A very personal choice indeed!
My social media newsfeeds have been filled today with commentary and photos of a certain rock star’s new tattoo. Lots of folk loving it; lots of folk more critical.
The fresh ink in question is without doubt a bold statement – and it must’ve hurt like hell!
Love it or loathe it – it was their personal choice. It’s their body!
The word tattoo came into common usage in the late 18th Century thanks to Capt James Cook’s adventures in the southern hemisphere and originates from the Polynesian word “tatau” meaning “correct, workman like”. Apt for this particular rock star who is one of the hardest working perfectionists around.
There is little doubt that there is a current trend for tattoos. According to a newspaper survey at least 20% of Britain’s adults have now been inked at least once.
Personally speaking I am ink-free but that does not mean that I don’t approve of tattoos. In fact there are many that I admire, including the rock star’s latest addition.
It’s entirely my choice not to get one at this point in time. Just as it is anyone’s choice to get one. Neither is right or wrong. It’s what’s right for the individual at the time.
People get tattoos for a variety of reasons, not just to paint pretty pictures on their skin. It’s not uncommon for people suffering from medical conditions such as diabetes to have a medical alert tattoo. Or, sadly, for an Alzheimer’s sufferer to have their own name tattooed somewhere visible. I’ve heard of one retired healthcare worker having a large broken heart tattooed on their chest with DNR inked below it.
Like most of us, I have friends and family with various and numerous tattoos. Regardless of size, colour, quality or content each of these means something very personal to them as individuals. So who are we to criticise their choices?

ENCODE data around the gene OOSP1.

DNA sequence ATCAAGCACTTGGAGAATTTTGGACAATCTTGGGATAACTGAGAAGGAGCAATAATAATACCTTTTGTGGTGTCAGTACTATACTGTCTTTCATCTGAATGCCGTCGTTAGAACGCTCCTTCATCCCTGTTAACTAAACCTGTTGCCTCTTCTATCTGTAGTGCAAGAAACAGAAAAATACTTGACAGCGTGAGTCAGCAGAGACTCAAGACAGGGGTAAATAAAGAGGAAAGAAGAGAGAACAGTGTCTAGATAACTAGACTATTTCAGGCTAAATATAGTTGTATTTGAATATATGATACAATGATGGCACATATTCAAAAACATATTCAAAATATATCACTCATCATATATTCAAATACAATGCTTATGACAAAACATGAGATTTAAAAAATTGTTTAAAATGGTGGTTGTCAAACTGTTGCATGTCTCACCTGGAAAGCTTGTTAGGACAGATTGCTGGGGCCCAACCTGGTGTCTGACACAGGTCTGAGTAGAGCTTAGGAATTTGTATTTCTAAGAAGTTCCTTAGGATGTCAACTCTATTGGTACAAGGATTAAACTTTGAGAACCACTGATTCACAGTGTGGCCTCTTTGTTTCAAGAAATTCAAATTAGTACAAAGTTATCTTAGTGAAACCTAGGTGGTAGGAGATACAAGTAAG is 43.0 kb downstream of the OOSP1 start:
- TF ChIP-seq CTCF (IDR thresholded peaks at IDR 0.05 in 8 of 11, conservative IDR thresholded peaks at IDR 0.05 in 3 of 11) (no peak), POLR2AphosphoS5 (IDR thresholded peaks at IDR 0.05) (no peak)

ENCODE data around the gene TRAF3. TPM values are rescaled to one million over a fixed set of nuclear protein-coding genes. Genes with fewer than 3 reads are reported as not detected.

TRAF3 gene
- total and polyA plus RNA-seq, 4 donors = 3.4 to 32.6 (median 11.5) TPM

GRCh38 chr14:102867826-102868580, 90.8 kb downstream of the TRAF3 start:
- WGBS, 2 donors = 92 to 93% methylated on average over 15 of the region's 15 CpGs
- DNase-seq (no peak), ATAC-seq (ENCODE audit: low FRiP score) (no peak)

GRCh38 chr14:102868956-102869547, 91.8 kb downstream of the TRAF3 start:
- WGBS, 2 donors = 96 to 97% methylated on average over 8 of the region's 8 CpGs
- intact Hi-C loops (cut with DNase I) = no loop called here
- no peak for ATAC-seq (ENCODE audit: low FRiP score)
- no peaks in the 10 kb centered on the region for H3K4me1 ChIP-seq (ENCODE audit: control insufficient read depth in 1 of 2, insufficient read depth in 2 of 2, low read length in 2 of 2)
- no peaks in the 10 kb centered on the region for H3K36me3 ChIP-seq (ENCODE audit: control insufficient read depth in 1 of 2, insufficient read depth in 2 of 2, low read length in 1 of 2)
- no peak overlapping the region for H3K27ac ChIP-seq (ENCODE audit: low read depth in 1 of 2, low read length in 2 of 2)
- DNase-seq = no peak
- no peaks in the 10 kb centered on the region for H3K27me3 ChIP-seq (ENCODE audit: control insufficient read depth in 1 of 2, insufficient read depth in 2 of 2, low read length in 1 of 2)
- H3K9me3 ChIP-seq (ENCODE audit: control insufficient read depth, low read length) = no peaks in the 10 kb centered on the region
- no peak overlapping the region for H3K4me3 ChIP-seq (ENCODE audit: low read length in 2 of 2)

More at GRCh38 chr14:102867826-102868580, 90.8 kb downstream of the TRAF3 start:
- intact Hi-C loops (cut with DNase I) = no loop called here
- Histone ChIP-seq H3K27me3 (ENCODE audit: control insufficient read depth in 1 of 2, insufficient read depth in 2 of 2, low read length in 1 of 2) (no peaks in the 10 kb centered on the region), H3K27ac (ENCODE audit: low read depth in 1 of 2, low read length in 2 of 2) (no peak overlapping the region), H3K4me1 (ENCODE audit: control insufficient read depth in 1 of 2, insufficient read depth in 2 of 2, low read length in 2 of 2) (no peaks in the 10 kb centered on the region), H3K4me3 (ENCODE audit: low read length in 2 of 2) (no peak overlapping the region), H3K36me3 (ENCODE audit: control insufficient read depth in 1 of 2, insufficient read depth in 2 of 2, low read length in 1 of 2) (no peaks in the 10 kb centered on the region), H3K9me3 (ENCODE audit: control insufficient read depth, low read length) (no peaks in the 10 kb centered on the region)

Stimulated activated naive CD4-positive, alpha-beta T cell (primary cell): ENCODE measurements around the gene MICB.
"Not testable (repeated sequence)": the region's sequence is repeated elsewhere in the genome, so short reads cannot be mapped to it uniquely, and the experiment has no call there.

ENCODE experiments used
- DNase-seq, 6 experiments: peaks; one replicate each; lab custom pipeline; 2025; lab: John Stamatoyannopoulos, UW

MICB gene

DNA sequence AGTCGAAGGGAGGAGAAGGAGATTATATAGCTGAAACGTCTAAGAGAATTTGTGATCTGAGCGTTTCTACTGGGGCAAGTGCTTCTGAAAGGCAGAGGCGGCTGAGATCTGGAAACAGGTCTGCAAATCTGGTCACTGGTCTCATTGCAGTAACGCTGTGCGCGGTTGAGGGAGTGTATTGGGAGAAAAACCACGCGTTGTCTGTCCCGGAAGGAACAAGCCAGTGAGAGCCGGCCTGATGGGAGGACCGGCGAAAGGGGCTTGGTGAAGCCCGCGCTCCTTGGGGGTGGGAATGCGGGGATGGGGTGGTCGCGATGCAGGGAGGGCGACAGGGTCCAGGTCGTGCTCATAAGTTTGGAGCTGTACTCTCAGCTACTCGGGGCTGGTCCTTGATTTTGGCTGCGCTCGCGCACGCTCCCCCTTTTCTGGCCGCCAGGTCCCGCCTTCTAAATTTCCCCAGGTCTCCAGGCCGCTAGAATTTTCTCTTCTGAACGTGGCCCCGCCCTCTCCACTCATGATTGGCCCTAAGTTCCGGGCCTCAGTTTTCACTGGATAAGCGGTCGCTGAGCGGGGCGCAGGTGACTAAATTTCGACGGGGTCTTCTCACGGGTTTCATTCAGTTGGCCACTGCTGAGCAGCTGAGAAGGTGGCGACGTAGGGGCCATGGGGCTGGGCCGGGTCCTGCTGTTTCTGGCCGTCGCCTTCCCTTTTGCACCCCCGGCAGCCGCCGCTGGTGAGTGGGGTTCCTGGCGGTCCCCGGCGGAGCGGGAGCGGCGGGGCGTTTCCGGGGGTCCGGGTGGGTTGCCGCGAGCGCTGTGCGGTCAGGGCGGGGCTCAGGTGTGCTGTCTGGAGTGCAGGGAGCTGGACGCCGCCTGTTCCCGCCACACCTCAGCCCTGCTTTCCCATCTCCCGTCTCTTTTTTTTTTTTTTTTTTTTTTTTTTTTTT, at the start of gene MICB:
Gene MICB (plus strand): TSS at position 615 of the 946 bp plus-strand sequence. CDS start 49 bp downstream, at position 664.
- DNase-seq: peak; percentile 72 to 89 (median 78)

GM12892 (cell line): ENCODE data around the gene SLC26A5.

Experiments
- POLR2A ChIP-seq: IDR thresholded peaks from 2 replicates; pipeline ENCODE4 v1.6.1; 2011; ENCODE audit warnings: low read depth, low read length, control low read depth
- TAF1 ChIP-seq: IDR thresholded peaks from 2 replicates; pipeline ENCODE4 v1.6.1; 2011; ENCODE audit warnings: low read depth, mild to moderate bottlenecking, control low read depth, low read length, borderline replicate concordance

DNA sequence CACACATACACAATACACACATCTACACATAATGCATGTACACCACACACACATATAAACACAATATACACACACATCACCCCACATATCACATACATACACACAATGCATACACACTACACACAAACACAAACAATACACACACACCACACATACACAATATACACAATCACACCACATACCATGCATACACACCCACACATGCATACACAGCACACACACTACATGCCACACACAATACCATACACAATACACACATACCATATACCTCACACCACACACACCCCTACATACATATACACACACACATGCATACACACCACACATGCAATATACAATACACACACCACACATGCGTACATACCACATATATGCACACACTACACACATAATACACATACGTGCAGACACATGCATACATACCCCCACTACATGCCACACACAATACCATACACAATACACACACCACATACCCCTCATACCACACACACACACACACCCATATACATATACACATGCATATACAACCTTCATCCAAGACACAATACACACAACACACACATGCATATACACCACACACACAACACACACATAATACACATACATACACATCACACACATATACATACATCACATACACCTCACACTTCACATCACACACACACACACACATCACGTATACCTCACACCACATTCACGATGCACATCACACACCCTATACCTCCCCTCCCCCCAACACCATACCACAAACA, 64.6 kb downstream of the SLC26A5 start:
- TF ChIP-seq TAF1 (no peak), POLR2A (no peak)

I guess what ultimately stops me from getting one is the fact that it is so permanent (that and the fact the Big Green Gummi Bear would be filing for divorce before the ink was dry!). Just because I love the design today, does that mean I will still love it in five, ten, fifteen years’ time? Maybe. Maybe not. A risk I’m not prepared to take.
Yes, you can get them removed via laser but that’s not without it’s own agony and scarring. Not for me. I’m a coward when it comes to pain!
I’ve often admired henna tattoos that have been offered on summer holidays as a temporary addition but “bloused out” getting that done after reading about people suffering an allergic reaction to the henna dye mix and ending up with serious burns. No thanks.
Perhaps I should take a leaf out of Girl Child’s book and use a biro pen. Many times she has arrived home with various beautifully drawn designs on her hands and arms, plus notes of her homework when she’s forgotten her homework diary!
If there was a fool proof way to have a temporary tattoo applied that was guaranteed to fade away completely in say three to six months then I could be tempted without a whole lot of persuasion ( And I’m not meaning the temporary transfers that you apply with a damp cloth that wear off the first time you shower)
And what would I choose to have added on a temporary basis? If I was getting it done right now, a small blue butterfly and a certain small Celtic dragon that’s very special to me.
Never say never.
Whether you love or loathe that certain rock star’s new additions, I personally hope he loves them. My guess is that he does but that he too thought long and hard before allowing the artist’s ink anywhere near his skin.
credit to the owners of all images used